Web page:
Only Catalans can set the ‘ne plus ultra’ to their independence aspirations
All peoples, and that includes the people of Catalonia; have the right of self-determination.
Students demonstrate in Barcelona against the position of the Spanish government to ban the self-determination referendum of Catalonia. Photograph: Dan Kitwood/Getty Images
The Parnell Monument which stands at the top of Dublin’s O’Connell Street is an almost 50m high triangular obelisk similar in prominence to the well known Columbus Monument at the bottom of La Rambla. Inscribed in its granite blocks is a quotation from a speech by Charles Stewart Parnell in whose honour the monument was erected more than 100 years ago.
“No man has the right to fix the boundary to the march of a nation. No man has a right to say to his country: ‘Thus far shalt thou go, and no further’; and we have never attempted to fix the ne plus ultra to the progress of Ireland’s nationhood, and we never shall.”
On Sunday next, the people of Catalonia will try to exercise their right to vote on their own future. The right to vote is a basic human right that empowers citizens the world over to influence governmental decision-making and to safeguard their other human rights. The right to vote and the right to public participation in government are contained in Article 21 of the Universal Declaration of Human Rights.
Article 21.3 provides:
The will of the people shall be the basis of the authority of government; this will shall be expressed in periodic and genuine elections which shall be by universal and equal suffrage and shall be held by secret vote or by equivalent free voting procedures.
Article 25 of the International Covenant on Civil and Political Rights (“ICCPR”) codifies these rights, requiring that:
Every citizen shall have the right and the opportunity, without any of the distinctions mentioned in article 2 and without unreasonable restrictions:
(a) To take part in the conduct of public affairs, directly or through freely chosen
(b) To vote and to be elected at genuine periodic elections which shall be by
universal and equal suffrage and shall be held by secret ballot, guaranteeing
the free expression of the will of the electors;
(c) To have access, on general terms of equality, to public service in his country.
Allied with the right to vote is the right to self-determination. Self-determination is a core principle of international law, arising from customary international law, but also recognised as a general principle of law, and enshrined in international treaties. It is embodied in the Charter of the United Nations, the International Covenant on Civil and Political Rights and the International Covenant on Economic, Social and Cultural Rights. Common Article 1, paragraph 1 of these Covenants provides that:
All peoples have the right of self-determination. By virtue of that right they freely determine their political status and freely pursue their economic, social and cultural development.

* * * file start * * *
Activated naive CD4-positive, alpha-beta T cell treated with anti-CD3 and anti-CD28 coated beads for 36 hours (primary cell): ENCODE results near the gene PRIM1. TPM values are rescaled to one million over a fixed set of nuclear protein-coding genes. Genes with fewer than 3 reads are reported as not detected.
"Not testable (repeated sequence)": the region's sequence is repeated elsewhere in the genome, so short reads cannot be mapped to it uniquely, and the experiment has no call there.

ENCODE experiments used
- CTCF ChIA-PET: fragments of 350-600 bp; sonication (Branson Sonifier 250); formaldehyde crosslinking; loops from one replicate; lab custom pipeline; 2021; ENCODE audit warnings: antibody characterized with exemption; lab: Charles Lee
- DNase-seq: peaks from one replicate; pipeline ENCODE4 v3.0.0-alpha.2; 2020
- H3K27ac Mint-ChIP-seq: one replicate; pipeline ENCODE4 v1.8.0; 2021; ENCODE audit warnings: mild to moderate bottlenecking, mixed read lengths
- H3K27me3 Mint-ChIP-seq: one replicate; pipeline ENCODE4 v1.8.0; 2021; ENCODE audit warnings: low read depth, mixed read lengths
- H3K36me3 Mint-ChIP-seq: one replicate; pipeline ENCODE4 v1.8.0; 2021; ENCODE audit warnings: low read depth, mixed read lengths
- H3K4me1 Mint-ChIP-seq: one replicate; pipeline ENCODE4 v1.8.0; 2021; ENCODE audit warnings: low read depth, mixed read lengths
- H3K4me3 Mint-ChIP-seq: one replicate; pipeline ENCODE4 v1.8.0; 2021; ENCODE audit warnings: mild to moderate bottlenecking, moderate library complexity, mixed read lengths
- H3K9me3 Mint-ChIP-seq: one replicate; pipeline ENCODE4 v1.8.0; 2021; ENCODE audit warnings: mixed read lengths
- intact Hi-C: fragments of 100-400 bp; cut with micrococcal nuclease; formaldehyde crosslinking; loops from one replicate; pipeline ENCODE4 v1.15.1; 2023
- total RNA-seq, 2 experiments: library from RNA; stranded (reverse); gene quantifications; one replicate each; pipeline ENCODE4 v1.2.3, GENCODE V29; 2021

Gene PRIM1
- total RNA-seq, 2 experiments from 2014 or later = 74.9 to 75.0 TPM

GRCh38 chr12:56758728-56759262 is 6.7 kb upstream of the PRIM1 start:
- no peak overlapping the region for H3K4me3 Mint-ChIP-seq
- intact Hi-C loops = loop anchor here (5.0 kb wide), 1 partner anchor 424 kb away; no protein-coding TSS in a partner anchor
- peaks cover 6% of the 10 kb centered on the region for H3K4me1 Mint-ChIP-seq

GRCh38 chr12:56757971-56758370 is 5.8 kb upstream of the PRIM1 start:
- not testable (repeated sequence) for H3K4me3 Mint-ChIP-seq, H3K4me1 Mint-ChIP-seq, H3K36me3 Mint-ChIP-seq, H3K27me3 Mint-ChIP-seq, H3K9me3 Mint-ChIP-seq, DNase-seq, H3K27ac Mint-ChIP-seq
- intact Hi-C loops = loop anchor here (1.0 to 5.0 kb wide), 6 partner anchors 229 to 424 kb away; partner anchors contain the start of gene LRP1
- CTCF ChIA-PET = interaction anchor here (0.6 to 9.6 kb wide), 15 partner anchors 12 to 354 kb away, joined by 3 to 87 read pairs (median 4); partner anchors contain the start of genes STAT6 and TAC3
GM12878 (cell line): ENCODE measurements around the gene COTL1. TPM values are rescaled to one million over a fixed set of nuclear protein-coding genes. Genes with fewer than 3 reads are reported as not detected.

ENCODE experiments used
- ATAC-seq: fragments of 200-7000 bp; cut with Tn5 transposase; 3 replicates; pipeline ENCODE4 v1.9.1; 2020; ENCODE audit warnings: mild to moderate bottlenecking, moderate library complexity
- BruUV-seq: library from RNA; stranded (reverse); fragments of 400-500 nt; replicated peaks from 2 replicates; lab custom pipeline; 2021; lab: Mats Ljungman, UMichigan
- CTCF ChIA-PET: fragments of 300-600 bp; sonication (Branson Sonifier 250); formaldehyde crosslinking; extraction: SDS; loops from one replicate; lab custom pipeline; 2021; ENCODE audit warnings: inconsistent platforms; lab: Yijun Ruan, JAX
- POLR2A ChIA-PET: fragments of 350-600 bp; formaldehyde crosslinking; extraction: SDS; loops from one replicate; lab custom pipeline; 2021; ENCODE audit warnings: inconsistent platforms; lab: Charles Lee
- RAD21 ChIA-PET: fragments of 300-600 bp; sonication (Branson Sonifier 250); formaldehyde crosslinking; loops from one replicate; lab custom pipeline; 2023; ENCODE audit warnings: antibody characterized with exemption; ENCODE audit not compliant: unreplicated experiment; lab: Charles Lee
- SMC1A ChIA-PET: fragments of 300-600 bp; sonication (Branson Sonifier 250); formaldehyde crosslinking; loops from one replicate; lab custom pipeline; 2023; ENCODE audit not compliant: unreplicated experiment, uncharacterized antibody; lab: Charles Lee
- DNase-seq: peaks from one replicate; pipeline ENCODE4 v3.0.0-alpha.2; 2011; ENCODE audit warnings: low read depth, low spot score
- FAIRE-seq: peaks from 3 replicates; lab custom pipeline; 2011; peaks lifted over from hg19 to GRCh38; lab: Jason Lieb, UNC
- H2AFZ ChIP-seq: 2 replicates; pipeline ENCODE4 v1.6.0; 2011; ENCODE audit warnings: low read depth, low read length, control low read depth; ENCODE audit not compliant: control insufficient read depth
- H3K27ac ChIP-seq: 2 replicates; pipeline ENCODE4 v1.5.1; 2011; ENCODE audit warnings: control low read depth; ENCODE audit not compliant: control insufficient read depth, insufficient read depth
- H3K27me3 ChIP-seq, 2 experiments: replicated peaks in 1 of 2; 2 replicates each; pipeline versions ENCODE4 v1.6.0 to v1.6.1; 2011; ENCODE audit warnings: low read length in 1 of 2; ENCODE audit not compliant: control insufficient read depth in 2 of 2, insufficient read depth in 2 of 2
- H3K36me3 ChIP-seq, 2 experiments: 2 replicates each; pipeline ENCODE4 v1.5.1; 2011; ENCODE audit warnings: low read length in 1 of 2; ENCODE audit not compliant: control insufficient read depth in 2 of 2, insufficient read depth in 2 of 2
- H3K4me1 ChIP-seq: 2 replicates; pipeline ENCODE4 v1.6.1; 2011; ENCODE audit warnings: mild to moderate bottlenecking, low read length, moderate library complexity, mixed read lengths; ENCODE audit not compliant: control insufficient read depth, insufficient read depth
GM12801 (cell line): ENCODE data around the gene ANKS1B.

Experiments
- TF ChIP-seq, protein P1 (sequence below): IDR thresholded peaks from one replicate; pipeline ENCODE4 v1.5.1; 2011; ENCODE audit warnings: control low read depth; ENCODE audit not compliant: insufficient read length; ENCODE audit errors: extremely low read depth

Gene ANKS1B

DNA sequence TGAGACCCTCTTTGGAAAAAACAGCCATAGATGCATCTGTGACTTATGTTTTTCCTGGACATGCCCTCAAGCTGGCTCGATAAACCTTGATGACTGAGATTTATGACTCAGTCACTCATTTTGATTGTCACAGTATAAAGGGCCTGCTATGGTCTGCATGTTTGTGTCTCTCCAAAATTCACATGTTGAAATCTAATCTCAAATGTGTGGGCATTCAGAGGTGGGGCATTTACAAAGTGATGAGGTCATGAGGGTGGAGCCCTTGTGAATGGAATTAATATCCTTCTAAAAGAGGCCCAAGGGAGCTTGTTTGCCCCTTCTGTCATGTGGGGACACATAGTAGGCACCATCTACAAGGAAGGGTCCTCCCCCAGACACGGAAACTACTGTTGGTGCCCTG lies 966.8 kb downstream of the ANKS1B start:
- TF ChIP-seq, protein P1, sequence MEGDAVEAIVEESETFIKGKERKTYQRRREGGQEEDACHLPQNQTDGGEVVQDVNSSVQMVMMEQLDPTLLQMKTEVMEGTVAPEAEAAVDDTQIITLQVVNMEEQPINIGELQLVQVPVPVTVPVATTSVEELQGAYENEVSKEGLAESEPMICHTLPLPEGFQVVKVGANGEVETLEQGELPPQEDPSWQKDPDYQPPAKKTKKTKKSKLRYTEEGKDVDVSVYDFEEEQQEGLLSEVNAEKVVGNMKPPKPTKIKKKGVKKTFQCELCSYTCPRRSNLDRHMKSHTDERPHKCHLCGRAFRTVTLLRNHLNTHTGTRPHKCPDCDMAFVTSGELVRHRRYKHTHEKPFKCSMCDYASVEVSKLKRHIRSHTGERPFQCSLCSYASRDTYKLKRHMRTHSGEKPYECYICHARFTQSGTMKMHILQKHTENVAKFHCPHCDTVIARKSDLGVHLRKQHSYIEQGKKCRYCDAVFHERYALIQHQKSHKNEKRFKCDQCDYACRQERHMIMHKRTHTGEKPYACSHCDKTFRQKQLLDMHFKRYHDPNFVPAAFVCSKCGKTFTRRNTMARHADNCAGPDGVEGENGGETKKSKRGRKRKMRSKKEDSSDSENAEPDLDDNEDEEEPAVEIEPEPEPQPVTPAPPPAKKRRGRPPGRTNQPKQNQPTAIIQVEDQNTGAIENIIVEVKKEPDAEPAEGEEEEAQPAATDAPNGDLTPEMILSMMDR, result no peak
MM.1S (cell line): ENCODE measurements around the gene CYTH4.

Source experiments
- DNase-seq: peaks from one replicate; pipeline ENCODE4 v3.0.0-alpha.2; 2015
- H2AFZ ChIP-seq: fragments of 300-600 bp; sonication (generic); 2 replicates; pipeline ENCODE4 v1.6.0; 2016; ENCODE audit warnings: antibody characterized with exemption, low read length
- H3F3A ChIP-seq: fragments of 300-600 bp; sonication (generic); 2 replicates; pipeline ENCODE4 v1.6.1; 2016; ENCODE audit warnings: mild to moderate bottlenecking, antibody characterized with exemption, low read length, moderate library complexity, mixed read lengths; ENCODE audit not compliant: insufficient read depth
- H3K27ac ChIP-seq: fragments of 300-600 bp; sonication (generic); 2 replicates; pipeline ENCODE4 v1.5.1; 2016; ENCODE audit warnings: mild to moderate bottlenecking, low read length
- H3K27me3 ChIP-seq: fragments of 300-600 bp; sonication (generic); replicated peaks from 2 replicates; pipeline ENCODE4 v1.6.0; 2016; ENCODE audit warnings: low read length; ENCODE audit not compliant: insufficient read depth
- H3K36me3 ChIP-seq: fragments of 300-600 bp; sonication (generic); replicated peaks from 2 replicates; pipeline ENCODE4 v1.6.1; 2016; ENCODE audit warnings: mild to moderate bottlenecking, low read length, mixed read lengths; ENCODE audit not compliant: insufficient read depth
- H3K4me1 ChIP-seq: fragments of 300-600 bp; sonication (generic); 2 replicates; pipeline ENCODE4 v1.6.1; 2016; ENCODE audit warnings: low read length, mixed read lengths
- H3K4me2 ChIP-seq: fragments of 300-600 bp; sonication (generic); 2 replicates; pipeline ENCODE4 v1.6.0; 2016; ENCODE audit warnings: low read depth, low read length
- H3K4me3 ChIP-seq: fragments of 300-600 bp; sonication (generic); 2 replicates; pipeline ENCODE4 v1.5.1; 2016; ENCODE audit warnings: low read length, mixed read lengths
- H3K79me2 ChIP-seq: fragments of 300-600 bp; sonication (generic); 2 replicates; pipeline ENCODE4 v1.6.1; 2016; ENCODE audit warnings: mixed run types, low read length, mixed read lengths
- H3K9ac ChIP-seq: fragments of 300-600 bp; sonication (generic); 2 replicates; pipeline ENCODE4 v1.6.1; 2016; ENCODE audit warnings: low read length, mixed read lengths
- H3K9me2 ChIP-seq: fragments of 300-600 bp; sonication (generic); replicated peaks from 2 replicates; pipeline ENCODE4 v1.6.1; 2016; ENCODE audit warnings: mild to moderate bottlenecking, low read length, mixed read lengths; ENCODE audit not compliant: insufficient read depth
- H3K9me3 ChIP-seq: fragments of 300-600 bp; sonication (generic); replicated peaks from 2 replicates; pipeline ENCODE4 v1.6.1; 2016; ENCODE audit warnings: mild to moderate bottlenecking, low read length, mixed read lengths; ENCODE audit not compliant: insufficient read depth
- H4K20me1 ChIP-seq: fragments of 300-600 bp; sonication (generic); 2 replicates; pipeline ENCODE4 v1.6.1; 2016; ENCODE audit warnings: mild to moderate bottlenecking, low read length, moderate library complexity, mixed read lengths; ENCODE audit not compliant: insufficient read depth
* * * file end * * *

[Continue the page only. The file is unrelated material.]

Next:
Self-determination denotes the legal right of people to decide their own destiny in the international order. At its core it is a right of “all peoples”.
There is of course no obligation upon a people to assert or demand self-determination but when they do so it is their right under international law and thereafter it is their right to be afforded the right to vote on that entitlement to self-determination.
This to me is the core principle underpinning the call to “Let Catalans Vote”. It is also why it should be supported by all democracy-loving Spanish people who support the rule of international law.
It appears to me that in preventing, or trying to prevent, the people of Catalonia from exercising their right to vote on whether they should have independence, or on what form that independence might take, the Spanish government is trying to do what successive Britain governments did to Ireland in the 19th century. They are trying to set the “ne plus ultra” to the aspiration of a people for independence and nationhood.
All peoples, and that includes the people of Catalonia; have the right of self-determination. The majority of the people may not ultimately choose to vote for independence – as was the case in Scotland – but that is not the point. That is not what is at stake here in terms of international law or in terms of respect for democracy.
The fundamental point and principle is that a distinct people with its own history, language and culture, and a people who self-regard themselves as separate, and are entitled to do so, be given what the Scottish were given – the right to set the “boundaries to the march of their own nationhood” in the words of Parnell. The right to decide whether they wish to go it alone, or to remain part of the kingdom of Spain.
The people of Spain, and those of us outside Spain, can debate and have our own strong views as to the wisdom of independence for Catalonia and whether it is in the best interests of Spain or Catalonia or the European Union. But again that is beside the point. The point is that it is the people of Catalonia who must decide.
Ultimately the Spanish government should realise (and have the confidence that they can win the hearts and minds of people in Catalonia – or not) that you cannot keep two peoples together if one of those does not want ultimately to be governed by the other.
The example of the Czech and Slovak republics is a good one. The “Velvet Divorce” of 1992 may have broken lots of Czech and Slovak hearts, including its then president and leader of the Velvet Revolution, Vaclav Havel, who wished the two parts of the country to remain as one.
But the people of Slovakia decided that they wished to go it alone and their Czech neighbours respected that decision and the will of the Slovak people.
Catalonia deserves no different treatment. “Let Catalonia Vote” and let the people of Catalonia decide.
Bill Shipsey is a barrister and human rights activist.